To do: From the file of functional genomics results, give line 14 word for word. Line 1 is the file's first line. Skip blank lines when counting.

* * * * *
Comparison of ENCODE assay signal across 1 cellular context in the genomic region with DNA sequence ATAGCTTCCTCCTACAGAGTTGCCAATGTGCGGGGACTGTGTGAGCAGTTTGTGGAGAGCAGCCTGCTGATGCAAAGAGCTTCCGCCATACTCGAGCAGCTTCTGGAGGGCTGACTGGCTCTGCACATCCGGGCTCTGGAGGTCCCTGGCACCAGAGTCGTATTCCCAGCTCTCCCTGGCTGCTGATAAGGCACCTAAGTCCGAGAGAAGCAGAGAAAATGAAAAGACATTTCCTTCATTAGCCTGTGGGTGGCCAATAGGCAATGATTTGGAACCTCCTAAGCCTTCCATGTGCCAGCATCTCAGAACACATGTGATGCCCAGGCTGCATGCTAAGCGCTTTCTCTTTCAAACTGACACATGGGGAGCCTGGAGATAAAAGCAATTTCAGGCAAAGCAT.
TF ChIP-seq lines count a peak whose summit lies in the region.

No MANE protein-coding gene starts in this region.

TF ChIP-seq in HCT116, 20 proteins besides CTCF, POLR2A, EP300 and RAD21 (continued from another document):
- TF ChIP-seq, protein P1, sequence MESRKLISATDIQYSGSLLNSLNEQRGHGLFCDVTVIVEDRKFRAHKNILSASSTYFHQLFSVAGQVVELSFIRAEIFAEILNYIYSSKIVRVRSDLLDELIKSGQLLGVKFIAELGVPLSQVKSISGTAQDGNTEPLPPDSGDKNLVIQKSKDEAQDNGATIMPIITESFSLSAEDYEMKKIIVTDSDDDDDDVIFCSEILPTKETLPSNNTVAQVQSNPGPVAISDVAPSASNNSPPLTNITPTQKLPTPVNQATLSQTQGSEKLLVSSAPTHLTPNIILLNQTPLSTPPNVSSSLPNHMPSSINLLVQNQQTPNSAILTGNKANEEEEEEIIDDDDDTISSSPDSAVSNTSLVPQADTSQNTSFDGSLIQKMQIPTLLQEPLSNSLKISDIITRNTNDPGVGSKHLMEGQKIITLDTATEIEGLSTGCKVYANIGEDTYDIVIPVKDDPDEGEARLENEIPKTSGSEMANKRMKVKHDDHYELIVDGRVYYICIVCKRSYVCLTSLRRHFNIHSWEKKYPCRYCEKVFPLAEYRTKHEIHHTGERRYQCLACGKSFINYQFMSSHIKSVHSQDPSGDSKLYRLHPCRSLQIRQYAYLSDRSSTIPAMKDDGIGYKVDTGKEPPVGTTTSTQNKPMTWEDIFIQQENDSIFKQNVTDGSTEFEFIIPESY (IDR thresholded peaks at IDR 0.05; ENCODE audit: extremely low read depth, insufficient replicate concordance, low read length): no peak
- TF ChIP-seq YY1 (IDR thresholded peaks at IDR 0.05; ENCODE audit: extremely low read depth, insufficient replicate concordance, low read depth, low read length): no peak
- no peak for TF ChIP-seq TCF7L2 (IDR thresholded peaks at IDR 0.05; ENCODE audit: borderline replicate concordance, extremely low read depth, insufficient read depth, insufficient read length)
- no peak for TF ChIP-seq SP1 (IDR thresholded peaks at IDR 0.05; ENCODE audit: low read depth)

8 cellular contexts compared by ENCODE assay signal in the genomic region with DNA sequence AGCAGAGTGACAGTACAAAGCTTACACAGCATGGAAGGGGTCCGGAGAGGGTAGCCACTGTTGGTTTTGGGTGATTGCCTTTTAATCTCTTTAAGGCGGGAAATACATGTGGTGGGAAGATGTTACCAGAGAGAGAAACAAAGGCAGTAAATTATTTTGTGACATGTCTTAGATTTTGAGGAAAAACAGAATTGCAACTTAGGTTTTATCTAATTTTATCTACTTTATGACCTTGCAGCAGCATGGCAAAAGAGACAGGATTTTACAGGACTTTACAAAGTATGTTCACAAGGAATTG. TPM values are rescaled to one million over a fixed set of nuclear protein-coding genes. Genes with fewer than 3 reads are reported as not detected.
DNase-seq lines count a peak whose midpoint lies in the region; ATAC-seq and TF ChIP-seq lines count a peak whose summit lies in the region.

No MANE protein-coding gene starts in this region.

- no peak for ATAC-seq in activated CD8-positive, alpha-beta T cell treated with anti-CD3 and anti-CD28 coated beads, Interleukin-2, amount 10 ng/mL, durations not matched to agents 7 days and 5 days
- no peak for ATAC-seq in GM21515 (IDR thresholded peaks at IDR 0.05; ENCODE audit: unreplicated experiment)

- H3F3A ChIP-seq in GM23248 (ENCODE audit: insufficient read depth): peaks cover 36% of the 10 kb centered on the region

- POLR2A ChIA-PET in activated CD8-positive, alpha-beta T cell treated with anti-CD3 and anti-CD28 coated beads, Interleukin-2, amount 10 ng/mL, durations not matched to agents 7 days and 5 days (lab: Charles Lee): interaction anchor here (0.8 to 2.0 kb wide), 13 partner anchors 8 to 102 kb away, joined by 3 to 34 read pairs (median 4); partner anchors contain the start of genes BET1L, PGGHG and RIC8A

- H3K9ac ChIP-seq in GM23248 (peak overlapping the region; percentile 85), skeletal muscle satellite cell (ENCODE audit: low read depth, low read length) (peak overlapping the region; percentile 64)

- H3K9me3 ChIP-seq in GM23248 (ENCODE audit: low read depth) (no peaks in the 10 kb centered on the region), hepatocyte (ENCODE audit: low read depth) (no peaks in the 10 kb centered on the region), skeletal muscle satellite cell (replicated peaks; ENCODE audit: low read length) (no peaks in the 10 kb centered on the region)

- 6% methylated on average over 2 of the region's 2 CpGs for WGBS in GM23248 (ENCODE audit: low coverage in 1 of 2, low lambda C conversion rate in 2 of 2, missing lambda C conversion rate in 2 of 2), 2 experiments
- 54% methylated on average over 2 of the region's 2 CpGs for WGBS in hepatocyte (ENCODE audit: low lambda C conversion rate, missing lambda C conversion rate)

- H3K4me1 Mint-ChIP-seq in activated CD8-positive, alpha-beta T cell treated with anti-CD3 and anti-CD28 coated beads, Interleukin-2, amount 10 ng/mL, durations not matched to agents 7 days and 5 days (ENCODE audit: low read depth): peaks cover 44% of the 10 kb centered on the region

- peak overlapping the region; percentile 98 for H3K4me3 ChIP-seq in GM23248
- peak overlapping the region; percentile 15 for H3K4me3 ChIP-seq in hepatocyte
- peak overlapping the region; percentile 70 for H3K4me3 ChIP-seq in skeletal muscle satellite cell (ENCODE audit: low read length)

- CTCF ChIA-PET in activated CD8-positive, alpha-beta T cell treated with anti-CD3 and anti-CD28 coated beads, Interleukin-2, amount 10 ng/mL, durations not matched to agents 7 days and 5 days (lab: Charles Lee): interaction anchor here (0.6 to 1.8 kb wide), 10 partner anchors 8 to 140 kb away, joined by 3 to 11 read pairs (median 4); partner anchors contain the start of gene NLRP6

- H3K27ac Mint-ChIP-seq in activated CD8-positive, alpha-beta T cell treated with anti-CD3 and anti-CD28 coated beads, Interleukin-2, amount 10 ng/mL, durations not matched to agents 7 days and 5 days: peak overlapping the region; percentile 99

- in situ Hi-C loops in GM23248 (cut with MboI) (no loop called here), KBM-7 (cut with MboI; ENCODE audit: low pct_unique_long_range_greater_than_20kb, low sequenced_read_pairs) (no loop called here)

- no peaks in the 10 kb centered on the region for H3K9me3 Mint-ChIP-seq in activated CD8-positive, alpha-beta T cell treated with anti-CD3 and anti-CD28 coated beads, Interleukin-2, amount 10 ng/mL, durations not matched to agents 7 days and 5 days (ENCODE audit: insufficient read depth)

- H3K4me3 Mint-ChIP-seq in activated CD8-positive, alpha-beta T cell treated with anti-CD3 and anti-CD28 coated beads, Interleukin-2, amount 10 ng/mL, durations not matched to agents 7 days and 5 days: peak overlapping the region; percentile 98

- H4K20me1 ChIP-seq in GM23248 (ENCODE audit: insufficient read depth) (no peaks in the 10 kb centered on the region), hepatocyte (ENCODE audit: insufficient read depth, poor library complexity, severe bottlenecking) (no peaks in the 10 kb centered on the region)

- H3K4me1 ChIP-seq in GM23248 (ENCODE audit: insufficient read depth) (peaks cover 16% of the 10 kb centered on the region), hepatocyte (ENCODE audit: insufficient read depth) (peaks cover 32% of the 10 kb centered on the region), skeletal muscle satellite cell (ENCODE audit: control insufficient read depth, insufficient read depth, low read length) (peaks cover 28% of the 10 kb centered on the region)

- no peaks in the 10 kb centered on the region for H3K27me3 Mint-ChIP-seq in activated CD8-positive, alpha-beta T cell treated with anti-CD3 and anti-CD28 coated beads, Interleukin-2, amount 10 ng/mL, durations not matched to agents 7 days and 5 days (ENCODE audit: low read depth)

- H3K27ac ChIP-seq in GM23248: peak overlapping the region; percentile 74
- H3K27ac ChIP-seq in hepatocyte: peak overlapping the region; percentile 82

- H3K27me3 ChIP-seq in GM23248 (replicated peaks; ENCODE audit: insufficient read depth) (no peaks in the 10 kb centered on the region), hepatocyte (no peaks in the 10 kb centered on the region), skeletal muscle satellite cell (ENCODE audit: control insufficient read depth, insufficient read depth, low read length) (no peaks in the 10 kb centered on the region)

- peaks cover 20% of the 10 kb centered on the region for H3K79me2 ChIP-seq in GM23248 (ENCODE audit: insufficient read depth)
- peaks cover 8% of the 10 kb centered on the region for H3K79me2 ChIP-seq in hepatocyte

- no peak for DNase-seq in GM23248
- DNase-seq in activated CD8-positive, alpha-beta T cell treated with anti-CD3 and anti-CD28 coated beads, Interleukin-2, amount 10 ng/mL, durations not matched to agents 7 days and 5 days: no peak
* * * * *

- H3F3A ChIP-seq in GM23248 (ENCODE audit: insufficient read depth): peaks cover 36% of the 10 kb centered on the region